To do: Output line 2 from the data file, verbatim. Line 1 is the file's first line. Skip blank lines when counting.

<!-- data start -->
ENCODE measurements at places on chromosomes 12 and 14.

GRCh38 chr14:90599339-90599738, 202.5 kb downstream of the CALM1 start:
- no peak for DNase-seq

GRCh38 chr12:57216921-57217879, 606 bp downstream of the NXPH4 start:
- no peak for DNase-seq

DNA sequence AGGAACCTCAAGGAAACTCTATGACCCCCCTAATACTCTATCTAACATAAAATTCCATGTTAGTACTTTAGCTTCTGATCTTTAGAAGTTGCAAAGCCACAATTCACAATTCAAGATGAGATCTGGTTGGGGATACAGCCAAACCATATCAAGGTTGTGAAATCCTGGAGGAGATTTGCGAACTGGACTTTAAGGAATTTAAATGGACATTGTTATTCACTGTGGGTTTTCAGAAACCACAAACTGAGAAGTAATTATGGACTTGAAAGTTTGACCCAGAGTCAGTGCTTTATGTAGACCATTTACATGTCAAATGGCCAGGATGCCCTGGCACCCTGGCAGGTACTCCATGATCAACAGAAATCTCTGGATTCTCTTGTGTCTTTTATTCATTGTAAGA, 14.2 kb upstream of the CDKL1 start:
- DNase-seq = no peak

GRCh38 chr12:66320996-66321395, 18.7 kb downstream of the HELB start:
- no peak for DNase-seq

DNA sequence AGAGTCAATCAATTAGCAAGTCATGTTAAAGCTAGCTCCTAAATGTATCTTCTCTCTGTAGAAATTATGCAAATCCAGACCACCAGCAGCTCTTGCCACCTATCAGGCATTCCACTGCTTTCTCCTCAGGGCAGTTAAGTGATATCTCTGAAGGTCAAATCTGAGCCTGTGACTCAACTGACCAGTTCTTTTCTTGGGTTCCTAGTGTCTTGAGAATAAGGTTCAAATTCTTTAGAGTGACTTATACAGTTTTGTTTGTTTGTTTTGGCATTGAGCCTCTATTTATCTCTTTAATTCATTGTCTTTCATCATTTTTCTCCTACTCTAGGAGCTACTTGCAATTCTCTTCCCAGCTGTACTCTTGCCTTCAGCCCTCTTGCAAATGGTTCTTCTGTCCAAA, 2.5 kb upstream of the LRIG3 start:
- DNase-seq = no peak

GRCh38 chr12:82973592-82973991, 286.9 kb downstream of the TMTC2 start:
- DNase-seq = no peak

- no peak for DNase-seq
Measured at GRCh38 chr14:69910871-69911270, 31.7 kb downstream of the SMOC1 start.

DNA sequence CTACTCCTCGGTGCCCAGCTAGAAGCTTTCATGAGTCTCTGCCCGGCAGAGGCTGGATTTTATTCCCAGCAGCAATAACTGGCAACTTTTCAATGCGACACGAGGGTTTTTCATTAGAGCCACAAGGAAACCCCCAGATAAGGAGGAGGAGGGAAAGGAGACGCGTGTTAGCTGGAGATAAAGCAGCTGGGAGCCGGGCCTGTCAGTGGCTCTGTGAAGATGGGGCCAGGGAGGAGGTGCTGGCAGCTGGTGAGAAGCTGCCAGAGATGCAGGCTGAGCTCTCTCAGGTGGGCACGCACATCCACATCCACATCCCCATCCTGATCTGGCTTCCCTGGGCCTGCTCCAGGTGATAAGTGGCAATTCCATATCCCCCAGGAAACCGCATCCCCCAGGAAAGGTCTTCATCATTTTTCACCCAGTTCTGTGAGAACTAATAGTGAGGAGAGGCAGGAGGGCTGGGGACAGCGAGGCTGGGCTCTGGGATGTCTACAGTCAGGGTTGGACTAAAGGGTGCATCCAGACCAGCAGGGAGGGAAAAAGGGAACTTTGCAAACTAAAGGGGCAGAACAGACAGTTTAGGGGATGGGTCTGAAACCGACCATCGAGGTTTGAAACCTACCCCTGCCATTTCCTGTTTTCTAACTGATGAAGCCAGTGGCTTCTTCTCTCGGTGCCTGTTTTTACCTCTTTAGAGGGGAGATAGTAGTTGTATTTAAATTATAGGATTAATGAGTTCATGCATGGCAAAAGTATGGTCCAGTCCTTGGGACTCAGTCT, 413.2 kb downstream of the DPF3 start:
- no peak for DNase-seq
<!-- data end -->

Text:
GRCh38 chr14:90599339-90599738, 202.5 kb downstream of the CALM1 start: